Senator Charles Schumer on Sunday pointed to his opposition to the Iran nuclear deal as proof that he will not serve as a rubber stamp to a possible President Hillary Clinton if elected as the Senate Majority Leader next year.
“When I disagree with Secretary Clinton, I will. She and I disagreed greatly, for instance, on the Iran agreement,” Schumer said in a TV debate with his Republican challenger, Wendy Long, aired on NY1, when asked how he will demonstrate his independence should he be in control of the chamber. “I thought that was a very bad idea. She thought it was a good idea. And that didn’t stop me; I studied it, I had lots of briefings, and I came to the right conclusion.”
“So when I think President Clinton is wrong, I will disagree with her,” he promised.
Schumer is one of seven Democrats who signed a letter to Senator Mitch McConnell asking that he “prioritize” a clean extension of the Iran Sanctions Act during the Senate’s end-of-year session. The extension, as proposed by the senior Democrats, would run through 2026. “It is essential that Congress keep Iran’s feet to the fire to make sure they do not violate the JCPOA. This bill would provide the sanction authority that helps us do just that,” Schumer said in July.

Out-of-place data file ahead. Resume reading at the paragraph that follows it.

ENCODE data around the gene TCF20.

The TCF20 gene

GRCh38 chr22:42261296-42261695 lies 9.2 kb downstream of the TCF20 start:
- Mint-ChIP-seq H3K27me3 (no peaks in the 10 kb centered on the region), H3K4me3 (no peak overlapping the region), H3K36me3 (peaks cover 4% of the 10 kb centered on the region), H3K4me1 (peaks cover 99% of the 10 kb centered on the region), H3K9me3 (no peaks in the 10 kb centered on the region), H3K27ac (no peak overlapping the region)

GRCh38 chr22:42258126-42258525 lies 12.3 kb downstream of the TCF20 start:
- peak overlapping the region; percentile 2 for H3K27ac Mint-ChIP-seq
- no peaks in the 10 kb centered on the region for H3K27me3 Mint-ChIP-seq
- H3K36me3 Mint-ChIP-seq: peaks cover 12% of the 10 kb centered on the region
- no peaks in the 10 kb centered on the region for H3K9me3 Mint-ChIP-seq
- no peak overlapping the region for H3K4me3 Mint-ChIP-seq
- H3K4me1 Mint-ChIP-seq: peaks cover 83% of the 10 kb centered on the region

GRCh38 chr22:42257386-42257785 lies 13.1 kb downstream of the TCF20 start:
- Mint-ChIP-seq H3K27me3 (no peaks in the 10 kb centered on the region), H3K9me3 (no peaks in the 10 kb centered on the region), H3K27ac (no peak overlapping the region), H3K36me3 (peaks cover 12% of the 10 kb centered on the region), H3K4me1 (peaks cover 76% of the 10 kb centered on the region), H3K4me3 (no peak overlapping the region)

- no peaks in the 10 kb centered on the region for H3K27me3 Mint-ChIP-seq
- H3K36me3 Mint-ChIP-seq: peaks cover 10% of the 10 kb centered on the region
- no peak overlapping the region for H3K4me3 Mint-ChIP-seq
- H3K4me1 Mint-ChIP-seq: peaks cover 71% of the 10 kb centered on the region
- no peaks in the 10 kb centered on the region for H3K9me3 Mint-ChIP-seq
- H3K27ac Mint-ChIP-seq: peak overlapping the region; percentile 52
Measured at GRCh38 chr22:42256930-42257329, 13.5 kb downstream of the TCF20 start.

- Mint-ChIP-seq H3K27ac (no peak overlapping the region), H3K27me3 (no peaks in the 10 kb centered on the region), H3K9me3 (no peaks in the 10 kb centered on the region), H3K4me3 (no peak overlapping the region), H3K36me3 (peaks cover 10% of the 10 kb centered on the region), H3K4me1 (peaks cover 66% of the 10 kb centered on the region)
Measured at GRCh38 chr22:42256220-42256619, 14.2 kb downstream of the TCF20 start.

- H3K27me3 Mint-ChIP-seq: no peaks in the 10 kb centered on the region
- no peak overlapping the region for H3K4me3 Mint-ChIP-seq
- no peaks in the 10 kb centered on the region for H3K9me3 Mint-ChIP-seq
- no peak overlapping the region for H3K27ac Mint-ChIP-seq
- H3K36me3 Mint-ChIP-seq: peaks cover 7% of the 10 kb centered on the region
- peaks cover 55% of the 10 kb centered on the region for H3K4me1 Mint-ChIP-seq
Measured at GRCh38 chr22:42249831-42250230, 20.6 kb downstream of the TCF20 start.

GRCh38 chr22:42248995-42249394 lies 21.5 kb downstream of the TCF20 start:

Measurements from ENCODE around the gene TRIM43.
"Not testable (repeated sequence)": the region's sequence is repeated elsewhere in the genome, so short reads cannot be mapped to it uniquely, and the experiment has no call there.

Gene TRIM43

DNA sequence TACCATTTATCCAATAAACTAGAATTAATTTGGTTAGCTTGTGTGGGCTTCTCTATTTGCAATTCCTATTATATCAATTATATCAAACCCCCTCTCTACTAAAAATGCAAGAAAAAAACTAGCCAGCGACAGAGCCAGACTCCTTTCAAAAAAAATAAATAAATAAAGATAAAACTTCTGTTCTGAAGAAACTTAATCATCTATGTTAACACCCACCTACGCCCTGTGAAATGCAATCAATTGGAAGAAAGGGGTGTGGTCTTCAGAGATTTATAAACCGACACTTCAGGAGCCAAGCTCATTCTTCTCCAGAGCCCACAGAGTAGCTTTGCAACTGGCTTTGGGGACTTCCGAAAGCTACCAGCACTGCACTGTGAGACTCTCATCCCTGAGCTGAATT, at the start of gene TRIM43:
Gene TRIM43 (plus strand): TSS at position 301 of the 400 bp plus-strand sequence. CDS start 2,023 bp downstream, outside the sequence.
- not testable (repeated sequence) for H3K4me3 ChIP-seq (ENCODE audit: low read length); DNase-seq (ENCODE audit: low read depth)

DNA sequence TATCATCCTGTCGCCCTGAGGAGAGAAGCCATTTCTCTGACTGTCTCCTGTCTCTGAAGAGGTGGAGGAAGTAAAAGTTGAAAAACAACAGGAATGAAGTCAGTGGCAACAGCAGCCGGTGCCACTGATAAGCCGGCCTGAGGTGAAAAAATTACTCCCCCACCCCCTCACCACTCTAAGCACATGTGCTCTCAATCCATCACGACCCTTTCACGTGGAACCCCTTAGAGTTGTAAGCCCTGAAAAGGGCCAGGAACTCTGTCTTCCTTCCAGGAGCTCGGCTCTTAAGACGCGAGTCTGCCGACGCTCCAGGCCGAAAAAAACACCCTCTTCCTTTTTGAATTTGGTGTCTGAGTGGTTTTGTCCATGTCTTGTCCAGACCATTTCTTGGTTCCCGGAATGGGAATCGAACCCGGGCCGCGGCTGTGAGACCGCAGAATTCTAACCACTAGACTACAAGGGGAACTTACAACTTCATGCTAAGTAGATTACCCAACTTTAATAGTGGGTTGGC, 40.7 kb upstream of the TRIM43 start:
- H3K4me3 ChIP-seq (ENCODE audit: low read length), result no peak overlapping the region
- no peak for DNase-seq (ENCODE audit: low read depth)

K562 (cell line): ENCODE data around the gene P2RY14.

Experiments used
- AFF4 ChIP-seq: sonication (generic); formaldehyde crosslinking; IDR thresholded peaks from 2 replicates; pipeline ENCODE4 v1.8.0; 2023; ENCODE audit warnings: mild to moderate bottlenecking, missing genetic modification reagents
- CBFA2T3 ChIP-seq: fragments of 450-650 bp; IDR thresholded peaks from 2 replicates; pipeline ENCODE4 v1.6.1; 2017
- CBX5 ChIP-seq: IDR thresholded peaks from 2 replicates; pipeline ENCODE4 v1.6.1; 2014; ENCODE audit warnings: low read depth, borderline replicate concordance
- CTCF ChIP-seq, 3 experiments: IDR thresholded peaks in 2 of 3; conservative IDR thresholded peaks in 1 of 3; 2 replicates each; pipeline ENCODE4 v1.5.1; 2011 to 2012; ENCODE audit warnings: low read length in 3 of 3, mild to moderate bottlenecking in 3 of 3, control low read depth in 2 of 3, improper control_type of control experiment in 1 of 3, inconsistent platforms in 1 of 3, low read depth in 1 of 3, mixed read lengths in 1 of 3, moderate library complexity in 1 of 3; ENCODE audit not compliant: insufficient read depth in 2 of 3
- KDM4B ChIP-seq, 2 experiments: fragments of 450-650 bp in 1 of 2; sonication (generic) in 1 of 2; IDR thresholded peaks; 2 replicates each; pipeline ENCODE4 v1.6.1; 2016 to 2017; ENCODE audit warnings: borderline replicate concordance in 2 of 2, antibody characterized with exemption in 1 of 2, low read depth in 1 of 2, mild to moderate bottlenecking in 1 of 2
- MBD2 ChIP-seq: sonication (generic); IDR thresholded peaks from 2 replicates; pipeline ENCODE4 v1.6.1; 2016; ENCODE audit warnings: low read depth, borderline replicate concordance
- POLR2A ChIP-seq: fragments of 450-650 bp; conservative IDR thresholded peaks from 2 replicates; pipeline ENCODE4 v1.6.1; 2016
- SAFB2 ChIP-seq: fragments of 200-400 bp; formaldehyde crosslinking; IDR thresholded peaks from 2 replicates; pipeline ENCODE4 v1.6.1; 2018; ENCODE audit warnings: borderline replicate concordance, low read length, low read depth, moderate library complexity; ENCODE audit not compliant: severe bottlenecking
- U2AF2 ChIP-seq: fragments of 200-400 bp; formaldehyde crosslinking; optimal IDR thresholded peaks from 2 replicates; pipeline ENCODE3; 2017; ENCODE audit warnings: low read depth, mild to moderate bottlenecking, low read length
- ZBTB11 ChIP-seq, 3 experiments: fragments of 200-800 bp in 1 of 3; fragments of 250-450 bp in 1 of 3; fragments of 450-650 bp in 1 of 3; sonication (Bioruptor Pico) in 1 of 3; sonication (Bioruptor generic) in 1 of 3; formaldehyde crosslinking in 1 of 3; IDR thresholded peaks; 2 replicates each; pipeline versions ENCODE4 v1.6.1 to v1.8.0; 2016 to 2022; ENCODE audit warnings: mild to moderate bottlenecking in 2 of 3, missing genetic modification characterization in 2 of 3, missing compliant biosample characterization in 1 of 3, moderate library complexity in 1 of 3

But his Republican opponent challenged Schumer for not opposing the Iran deal hard enough.
“Your behavior was very peculiar,” Long said. “You agonized over it, and then you said you finally came to this conclusion that it was a bad deal. You were right about that. But then, suddenly, you just went out of character. Because what you usually do when you come to a really intelligent conclusion is you want to stand in front an a nice podium… and tell people what was wrong with the deal. And not only that, because you’re so influential and so powerful, you want to persuade your colleagues to do the right thing. So it was puzzling to a lot of us when you didn’t want to do that given that so much is at stake and that the Iran deal was such a bad deal.”
Long added she was also puzzled that “we don’t hear a peep from you” in wake of the recent revelations on the nuclear deal.
Schumer defended the way he handled his stance on the deal, saying his failure to persuade fellow Democrats to oppose the deal was not for lack of trying, but that President Obama was more successful in whipping the votes in favor of the deal. “I heard some people say, ‘Why don’t you twist some arms and force people to vote against it using your clout?’ That’s not how the senate works,” Schumer explained. “For me it was a decision of conscience. I had an obligation to tell people my reasoning, but go no further because for other people it was a decision of conscience too, and I respect that.”
Polls show Schumer leading Long by almost 40 points.